7 Things I Learned Traveling With My Father, Who Has Dementia

By | July 13, 2022

As I write this, I am in Ohio for the summer caring for my father, who has advanced dementia. My mother has been her caregiver since she was diagnosed almost 8 years ago, and she suddenly passed away a few months ago, going back and forth in our world. That wasn’t really in my two sisters ’plans, and Dad and I soon became caregivers, having to travel through his illness, finances, and daily life.

He doesn’t know who I am most days or he thinks I’m his wife, sister, or mother. At this point, I don’t think we can be with him and it’s not worth it either. Interestingly, today he woke up and asked me if we were in Sanibel, like on Sanibel Island, the place we went – twice – when my mother was still alive and we were determined to travel as a family, even as a member of that family. with a memory span maybe of 13 seconds.

The whole time we were in Sanibel, he thought we were in Bay Village, Ohio, where he raised his family.

Studies Recommend Travel For Those Diagnosed With Dementia

Despite the paradox, a recent study makes the case for travel as a stimulant for those suffering from dementia, similar to the way a doctor suggests exercise or music. This is the case in the early days of dementia, when new experiences have an impact. My parents boarded Viking River Cruises and traveled to visit family in North Carolina and Upstate New York, but as the disease progressed, the reality was that the person with dementia may have no idea where he or she is, and that may more confused with them.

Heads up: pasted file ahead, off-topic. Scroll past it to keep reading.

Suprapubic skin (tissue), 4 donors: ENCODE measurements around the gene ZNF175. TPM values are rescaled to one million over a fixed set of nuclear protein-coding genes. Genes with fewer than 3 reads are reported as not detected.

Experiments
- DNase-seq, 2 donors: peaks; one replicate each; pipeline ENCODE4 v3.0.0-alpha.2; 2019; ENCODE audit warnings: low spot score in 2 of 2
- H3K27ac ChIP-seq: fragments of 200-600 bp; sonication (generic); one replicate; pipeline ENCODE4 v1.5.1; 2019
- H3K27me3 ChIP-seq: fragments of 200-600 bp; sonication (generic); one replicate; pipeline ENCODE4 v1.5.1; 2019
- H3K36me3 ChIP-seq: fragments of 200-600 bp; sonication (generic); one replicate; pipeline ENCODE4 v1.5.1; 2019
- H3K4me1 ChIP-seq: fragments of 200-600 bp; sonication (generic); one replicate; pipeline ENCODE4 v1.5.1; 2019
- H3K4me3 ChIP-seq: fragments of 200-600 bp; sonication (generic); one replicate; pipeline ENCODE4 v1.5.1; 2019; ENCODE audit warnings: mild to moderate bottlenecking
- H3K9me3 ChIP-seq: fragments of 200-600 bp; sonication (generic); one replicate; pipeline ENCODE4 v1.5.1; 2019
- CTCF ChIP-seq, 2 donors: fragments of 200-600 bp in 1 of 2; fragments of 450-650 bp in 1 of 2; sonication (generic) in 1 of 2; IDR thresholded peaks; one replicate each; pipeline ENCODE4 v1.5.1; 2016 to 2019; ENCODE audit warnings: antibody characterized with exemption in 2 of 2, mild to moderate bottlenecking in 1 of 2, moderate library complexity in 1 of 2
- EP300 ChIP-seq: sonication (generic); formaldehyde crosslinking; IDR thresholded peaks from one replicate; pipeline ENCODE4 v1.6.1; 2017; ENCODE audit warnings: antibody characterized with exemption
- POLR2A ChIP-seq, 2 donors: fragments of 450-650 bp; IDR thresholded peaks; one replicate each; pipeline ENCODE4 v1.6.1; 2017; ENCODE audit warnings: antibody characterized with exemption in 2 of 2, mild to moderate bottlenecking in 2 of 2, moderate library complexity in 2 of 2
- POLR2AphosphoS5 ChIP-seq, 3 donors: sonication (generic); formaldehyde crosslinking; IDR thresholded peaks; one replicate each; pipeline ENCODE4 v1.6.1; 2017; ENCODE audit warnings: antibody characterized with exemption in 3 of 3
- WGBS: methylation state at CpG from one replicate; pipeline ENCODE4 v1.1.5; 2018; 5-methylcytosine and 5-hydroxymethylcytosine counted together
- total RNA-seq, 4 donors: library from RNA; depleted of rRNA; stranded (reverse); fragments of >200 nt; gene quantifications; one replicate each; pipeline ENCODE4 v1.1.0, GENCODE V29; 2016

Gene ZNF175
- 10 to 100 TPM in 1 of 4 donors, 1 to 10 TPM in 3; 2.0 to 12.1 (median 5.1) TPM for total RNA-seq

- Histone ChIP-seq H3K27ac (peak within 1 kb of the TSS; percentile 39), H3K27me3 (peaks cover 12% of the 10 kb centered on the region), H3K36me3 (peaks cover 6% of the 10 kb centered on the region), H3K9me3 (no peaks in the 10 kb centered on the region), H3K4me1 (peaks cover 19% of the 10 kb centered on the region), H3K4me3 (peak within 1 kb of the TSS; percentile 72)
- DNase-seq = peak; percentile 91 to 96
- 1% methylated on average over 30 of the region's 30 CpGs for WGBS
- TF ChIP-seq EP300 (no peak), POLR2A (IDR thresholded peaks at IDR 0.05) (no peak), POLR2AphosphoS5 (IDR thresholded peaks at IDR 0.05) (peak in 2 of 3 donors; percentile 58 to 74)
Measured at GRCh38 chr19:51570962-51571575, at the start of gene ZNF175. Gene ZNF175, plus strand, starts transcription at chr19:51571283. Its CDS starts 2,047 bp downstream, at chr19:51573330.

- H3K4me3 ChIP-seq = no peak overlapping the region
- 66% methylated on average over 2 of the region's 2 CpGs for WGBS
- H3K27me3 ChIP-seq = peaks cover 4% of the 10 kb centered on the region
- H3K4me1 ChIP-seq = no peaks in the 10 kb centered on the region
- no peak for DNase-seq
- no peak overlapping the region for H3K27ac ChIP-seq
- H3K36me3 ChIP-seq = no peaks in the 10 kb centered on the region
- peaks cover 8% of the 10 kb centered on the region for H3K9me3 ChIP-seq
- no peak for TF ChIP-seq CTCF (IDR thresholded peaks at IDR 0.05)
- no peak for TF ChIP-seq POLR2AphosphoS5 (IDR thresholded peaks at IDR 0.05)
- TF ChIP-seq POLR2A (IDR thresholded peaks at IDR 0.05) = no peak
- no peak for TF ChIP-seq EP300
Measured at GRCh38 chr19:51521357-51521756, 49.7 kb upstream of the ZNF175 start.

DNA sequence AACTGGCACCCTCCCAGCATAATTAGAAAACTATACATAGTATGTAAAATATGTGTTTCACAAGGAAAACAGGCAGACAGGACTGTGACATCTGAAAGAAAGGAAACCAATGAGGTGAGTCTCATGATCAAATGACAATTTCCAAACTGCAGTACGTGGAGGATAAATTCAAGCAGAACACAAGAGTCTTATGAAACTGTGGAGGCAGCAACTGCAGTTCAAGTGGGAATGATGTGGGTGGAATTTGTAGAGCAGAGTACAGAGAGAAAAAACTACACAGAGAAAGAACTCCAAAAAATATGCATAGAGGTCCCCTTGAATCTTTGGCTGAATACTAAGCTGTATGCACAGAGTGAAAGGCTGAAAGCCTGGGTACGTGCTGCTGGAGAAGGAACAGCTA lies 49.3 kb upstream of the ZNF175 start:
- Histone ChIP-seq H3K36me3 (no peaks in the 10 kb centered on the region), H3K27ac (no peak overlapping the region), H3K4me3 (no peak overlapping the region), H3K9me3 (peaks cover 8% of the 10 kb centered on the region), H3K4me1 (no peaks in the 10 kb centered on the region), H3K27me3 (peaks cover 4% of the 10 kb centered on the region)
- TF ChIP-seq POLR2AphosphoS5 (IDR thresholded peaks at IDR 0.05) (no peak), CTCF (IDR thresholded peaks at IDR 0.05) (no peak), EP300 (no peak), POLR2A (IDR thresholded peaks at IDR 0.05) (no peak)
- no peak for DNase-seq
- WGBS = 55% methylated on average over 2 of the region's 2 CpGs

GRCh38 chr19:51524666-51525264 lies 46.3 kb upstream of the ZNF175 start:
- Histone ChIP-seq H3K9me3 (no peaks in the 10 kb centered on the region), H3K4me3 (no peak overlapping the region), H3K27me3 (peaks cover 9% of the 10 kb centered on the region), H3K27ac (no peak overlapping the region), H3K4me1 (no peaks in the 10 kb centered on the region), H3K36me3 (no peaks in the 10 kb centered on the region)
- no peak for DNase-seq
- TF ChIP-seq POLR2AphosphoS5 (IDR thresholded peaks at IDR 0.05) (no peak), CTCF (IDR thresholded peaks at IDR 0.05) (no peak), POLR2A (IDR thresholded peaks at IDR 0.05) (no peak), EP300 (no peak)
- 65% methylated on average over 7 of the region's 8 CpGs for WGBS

As a caregiver, it is important to set realistic expectations. These are the things I learned on the trip with my father.

1. Don’t Expect Miracles

In the early stages of dementia, the family member may be excited to go out and have some recognition of where they are traveling or an idea that they are on an adventure, which is a positive thing. As dementia grew, which my father and I experienced, the new environments became confusing. And even if a sunset or incredible meal can be a positive experience, the person with dementia will soon forget it and reflect on other memories.

In my father’s case, he loved his time as an Air Force pilot and that was the clearest, fondest memory for him.

2. This Is Not A Vacation For The Caregiver

No matter what effort we made, or how many times we tried to disturb my father, he still needed to know where his wife Betty was at all times. The constant question, “Where’s Betty?” is second only to “Where are we?” followed by “Where’s Arnie?” referring to his constant companion, a Shih Tzu named Arnold Palmer.

My mom was brave, wanted to drink wine on the lanai overlooking the beach, and enjoyed the restaurants we liked, but she always knew she had a responsibility for her husband. At one point, it wasn’t a vacation for the caregiver, although she loved being surrounded by her girls, laughing, telling stories, and trying to survive my sister’s super strong old trends.

3. It’s Best to Bring a Little Home

We debated for a long time whether we would include my dad’s dog. I was on the side of “Of course, the dog needs to be there” and my sisters took the opposite – “Just one thing to worry about” and “I have enough handle on the plane.”